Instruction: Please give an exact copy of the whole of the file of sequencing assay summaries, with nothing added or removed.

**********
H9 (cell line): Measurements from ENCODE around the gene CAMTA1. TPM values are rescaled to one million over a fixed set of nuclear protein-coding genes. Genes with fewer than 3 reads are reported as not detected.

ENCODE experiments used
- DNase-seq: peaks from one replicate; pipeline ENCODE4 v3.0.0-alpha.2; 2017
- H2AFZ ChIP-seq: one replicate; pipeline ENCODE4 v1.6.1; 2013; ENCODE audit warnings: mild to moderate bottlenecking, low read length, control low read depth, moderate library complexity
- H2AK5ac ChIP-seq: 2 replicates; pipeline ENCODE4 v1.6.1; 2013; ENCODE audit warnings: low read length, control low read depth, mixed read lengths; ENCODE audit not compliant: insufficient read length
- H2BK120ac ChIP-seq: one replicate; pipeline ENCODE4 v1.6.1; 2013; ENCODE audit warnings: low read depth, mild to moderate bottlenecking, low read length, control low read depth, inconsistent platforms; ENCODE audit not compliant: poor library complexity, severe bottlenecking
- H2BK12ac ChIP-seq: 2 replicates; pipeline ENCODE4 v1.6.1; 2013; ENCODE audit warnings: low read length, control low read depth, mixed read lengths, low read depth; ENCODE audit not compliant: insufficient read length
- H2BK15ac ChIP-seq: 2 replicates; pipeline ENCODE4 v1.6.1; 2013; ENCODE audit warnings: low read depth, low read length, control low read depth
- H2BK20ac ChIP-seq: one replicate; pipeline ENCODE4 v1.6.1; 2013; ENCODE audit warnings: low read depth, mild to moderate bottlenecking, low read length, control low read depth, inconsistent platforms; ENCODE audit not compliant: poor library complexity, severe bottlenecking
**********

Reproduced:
H9 (cell line): Measurements from ENCODE around the gene CAMTA1. TPM values are rescaled to one million over a fixed set of nuclear protein-coding genes. Genes with fewer than 3 reads are reported as not detected.

ENCODE experiments used
- DNase-seq: peaks from one replicate; pipeline ENCODE4 v3.0.0-alpha.2; 2017
- H2AFZ ChIP-seq: one replicate; pipeline ENCODE4 v1.6.1; 2013; ENCODE audit warnings: mild to moderate bottlenecking, low read length, control low read depth, moderate library complexity
- H2AK5ac ChIP-seq: 2 replicates; pipeline ENCODE4 v1.6.1; 2013; ENCODE audit warnings: low read length, control low read depth, mixed read lengths; ENCODE audit not compliant: insufficient read length
- H2BK120ac ChIP-seq: one replicate; pipeline ENCODE4 v1.6.1; 2013; ENCODE audit warnings: low read depth, mild to moderate bottlenecking, low read length, control low read depth, inconsistent platforms; ENCODE audit not compliant: poor library complexity, severe bottlenecking
- H2BK12ac ChIP-seq: 2 replicates; pipeline ENCODE4 v1.6.1; 2013; ENCODE audit warnings: low read length, control low read depth, mixed read lengths, low read depth; ENCODE audit not compliant: insufficient read length
- H2BK15ac ChIP-seq: 2 replicates; pipeline ENCODE4 v1.6.1; 2013; ENCODE audit warnings: low read depth, low read length, control low read depth
- H2BK20ac ChIP-seq: one replicate; pipeline ENCODE4 v1.6.1; 2013; ENCODE audit warnings: low read depth, mild to moderate bottlenecking, low read length, control low read depth, inconsistent platforms; ENCODE audit not compliant: poor library complexity, severe bottlenecking